Submitted manuscripts should not have been published previously, nor be under consideration for publication elsewhere (except conference proceedings papers). All manuscripts are thoroughly refereed through a single-blind peer-review process. A guide for authors and other relevant information for submission of manuscripts is available on the Instructions for Authors page. Cells is an international peer-reviewed open access monthly journal published by MDPI.

Please visit the Instructions for Authors page before submitting a manuscript. The Article Processing Charge (APC) for publication in this open access journal is 1800 CHF (Swiss Francs). Submitted papers should be well formatted and use good English. Authors may use MDPI's English editing service prior to publication or during author revisions.

Keywords

  • hematopoietic ontogeny
  • microenvironment
  • HSC self-renewal
  • lineage specification
  • signalling mechanisms, transcription factors and epigenetic modifiers
  • non-coding RNAs
  • genetic and epigenetic aberrations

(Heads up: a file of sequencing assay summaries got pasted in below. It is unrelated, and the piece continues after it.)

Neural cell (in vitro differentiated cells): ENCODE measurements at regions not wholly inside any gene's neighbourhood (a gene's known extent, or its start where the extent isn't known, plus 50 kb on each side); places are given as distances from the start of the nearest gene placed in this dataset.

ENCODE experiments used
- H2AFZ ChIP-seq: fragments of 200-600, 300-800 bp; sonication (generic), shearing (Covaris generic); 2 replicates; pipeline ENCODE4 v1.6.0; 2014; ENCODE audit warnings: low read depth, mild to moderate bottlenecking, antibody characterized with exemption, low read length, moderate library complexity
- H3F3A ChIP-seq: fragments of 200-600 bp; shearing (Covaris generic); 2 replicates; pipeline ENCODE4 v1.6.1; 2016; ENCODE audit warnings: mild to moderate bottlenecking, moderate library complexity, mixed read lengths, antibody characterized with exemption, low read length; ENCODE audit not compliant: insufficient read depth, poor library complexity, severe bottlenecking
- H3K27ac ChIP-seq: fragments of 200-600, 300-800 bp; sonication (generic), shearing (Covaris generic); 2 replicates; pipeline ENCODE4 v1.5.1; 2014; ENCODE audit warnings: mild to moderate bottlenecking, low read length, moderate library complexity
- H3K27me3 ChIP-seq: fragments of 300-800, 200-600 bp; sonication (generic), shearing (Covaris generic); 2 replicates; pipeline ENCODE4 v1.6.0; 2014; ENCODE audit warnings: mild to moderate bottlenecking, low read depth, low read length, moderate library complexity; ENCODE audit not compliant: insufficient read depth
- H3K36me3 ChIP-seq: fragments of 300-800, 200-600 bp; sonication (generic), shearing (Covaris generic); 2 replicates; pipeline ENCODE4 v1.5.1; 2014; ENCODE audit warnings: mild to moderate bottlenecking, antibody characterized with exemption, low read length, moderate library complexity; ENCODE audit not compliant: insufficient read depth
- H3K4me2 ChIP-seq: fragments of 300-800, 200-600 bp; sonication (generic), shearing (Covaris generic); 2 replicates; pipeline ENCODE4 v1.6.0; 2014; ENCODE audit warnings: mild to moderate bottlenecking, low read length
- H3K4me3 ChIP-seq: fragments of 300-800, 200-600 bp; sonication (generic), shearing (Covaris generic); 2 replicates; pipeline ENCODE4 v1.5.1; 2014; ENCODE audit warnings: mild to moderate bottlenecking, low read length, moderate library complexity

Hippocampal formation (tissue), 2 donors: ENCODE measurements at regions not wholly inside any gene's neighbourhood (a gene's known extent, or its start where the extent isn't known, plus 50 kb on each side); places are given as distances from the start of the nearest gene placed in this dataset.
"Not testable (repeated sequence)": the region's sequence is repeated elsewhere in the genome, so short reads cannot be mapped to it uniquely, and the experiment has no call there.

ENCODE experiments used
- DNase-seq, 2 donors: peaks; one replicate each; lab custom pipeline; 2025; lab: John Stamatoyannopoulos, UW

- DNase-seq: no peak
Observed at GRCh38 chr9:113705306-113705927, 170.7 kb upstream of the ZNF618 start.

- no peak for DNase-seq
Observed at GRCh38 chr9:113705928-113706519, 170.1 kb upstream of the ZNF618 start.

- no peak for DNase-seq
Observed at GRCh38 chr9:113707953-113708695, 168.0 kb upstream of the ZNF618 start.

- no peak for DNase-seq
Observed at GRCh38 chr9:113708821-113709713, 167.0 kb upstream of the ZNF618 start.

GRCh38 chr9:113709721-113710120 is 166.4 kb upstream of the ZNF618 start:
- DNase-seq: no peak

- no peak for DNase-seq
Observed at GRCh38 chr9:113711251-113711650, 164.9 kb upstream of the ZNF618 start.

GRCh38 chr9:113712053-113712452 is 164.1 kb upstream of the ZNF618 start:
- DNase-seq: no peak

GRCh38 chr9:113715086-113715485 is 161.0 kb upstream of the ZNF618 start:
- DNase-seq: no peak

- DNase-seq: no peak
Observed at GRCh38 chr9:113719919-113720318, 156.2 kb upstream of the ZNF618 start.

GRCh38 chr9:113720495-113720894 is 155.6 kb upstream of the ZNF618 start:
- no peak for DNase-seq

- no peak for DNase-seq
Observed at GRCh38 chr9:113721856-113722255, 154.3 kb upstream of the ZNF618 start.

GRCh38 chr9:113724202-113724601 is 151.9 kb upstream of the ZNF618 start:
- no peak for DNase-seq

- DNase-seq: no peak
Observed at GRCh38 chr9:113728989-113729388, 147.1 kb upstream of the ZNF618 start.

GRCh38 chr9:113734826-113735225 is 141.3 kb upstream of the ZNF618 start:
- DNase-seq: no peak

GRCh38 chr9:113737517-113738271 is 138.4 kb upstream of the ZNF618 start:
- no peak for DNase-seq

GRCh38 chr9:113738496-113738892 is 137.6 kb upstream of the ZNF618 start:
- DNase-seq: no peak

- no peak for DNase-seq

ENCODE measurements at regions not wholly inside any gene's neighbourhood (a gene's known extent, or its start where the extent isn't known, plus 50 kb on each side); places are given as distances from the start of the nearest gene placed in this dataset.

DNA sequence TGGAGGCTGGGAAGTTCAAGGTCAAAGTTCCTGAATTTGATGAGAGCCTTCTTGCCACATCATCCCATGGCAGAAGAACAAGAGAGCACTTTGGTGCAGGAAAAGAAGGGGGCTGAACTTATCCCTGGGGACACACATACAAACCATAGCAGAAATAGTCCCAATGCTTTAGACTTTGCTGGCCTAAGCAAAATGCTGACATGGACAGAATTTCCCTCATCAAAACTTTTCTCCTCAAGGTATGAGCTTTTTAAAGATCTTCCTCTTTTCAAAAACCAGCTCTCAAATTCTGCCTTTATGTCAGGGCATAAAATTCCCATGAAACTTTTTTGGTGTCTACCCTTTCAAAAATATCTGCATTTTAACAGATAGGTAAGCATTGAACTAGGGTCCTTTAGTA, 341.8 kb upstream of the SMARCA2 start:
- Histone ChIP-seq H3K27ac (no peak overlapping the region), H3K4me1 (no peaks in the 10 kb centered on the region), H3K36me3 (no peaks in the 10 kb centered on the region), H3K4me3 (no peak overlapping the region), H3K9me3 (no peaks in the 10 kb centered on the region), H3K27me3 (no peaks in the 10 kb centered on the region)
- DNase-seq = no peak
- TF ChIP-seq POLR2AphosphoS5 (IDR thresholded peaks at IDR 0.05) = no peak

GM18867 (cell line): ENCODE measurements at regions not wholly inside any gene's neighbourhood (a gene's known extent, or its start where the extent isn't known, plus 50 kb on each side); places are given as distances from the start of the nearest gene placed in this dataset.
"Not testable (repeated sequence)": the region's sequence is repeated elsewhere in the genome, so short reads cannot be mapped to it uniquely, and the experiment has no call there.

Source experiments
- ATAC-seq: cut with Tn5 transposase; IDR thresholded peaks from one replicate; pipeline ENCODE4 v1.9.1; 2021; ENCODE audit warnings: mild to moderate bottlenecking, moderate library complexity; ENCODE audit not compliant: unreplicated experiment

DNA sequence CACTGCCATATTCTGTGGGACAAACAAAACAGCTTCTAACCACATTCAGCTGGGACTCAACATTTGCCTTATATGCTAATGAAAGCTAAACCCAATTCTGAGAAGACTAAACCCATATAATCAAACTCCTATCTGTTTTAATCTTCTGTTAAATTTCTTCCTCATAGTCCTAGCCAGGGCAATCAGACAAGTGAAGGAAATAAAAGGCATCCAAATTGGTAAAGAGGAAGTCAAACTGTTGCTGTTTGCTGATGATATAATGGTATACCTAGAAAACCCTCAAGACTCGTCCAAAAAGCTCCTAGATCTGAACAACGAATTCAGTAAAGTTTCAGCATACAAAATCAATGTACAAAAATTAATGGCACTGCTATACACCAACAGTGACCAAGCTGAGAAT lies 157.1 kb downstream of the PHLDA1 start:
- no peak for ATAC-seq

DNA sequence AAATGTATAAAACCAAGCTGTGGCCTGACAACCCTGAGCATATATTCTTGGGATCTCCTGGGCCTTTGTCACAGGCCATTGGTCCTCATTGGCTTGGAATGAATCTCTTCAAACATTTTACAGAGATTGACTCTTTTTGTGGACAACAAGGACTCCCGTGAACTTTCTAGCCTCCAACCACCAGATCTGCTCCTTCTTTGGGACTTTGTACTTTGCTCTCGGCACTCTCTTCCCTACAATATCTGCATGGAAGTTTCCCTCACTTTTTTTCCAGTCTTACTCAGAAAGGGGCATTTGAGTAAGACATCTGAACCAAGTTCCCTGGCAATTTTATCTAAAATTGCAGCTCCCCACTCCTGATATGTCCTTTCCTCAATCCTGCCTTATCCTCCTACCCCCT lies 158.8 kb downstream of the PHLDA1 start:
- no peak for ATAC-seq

• HSC transformation
  • leukemia stem cells

Published Papers (5 papers)

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Research

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Open AccessArticle
Perturbation of Methionine/S-adenosylmethionine Metabolism as a Novel Vulnerability in MLL Rearranged Leukemia
Cells 2019, 8(11), 1322; https://doi.org/10.3390/cells8111322 - 25 Oct 2019
Abstract
Leukemias bearing mixed lineage leukemia (MLL) rearrangement (MLL-R) resulting in expression of oncogenic MLL fusion proteins (MLL-FPs) represent an especially aggressive disease subtype with the worst overall prognoses and chemotherapeutic response. MLL-R leukemias are uniquely dependent on the epigenetic function of the H3K79 [...] Read more.